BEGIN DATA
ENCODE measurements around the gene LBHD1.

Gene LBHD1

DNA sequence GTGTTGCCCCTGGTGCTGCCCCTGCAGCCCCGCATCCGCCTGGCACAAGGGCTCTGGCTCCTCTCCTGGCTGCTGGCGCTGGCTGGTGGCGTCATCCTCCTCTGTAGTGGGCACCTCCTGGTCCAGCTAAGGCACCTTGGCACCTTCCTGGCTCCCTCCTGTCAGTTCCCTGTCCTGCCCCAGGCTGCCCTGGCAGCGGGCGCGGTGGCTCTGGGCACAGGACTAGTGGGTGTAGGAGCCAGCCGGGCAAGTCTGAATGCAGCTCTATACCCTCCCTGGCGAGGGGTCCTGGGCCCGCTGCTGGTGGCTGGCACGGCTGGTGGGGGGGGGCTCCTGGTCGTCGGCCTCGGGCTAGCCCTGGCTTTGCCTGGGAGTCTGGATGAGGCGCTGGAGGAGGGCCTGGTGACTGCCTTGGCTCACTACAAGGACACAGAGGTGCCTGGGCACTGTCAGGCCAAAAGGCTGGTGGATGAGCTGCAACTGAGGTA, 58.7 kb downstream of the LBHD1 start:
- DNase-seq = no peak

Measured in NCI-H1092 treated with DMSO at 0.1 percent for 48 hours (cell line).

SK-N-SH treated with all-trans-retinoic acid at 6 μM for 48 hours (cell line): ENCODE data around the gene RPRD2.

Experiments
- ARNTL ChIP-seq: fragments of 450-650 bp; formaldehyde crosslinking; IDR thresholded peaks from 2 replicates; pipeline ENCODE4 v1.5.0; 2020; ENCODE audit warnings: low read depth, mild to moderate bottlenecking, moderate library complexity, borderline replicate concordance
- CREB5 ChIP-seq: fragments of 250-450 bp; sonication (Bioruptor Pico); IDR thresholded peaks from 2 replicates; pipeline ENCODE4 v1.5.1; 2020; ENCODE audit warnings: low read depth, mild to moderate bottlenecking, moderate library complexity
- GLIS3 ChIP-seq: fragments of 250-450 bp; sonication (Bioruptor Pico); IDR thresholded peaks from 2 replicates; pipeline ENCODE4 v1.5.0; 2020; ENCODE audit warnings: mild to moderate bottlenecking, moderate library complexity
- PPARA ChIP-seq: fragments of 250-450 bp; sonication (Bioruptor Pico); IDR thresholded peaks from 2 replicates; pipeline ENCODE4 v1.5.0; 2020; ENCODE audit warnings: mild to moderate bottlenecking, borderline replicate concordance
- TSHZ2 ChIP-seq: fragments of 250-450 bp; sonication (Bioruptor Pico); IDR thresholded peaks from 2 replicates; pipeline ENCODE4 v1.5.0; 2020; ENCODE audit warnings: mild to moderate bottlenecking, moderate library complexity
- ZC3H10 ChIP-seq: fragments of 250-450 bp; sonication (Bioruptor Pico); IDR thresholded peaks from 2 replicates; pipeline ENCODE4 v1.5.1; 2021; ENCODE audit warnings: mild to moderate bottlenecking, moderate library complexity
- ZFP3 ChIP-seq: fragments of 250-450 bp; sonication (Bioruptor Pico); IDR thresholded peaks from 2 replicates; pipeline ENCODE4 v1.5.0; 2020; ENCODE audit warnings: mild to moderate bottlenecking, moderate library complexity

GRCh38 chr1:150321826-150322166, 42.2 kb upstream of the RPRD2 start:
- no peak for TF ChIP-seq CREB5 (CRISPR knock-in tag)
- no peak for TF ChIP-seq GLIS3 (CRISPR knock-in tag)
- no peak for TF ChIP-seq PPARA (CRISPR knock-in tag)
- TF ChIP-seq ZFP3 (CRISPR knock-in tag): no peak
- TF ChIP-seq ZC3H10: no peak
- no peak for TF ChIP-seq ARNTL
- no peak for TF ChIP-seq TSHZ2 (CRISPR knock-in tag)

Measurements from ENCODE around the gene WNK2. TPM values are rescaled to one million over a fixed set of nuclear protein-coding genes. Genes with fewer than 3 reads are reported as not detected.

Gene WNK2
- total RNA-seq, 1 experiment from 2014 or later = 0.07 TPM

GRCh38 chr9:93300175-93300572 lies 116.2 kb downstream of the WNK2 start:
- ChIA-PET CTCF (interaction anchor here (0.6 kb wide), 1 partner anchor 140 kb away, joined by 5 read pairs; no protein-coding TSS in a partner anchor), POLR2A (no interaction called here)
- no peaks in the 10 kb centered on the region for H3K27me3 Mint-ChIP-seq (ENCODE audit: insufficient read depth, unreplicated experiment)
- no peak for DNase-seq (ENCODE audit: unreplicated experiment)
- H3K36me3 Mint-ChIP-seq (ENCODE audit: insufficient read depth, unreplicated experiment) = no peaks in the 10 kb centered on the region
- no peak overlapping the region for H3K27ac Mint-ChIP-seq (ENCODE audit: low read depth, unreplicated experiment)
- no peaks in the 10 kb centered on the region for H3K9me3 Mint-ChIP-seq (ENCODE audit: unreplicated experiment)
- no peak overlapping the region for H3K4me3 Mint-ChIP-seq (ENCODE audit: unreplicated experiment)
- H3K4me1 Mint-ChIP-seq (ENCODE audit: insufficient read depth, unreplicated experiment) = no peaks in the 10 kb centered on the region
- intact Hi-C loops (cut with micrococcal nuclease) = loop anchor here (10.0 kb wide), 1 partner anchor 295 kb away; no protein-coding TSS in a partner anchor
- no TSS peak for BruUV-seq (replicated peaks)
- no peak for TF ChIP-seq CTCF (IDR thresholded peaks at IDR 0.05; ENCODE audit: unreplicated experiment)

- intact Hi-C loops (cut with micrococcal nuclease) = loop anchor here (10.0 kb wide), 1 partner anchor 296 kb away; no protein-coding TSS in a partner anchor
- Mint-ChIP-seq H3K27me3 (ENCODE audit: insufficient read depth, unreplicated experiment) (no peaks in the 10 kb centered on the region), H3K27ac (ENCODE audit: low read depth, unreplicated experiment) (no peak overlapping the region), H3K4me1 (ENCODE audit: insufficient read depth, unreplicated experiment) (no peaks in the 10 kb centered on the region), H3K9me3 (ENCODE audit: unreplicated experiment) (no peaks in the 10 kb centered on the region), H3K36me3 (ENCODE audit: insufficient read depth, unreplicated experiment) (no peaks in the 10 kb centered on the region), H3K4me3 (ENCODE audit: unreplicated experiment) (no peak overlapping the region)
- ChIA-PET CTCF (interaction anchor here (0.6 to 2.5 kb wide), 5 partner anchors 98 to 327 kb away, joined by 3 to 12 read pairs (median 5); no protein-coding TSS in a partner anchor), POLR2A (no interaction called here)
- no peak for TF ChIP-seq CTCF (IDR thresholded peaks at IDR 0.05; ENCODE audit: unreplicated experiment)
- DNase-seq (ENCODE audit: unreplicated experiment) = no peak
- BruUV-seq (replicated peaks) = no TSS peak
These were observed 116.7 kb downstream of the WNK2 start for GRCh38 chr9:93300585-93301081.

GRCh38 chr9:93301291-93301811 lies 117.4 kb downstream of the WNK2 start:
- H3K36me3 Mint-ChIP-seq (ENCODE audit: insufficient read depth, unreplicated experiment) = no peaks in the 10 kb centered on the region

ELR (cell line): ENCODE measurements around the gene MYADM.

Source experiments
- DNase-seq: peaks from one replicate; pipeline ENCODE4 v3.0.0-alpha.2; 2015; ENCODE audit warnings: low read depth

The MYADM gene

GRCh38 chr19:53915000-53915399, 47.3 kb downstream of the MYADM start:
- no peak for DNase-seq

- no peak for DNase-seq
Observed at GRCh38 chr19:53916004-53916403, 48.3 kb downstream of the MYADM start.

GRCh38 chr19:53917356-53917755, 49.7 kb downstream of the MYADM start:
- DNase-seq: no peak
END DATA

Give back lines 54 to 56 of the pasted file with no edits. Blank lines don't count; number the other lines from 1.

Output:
Observed at GRCh38 chr19:53916004-53916403, 48.3 kb downstream of the MYADM start.

GRCh38 chr19:53917356-53917755, 49.7 kb downstream of the MYADM start:
- DNase-seq: no peak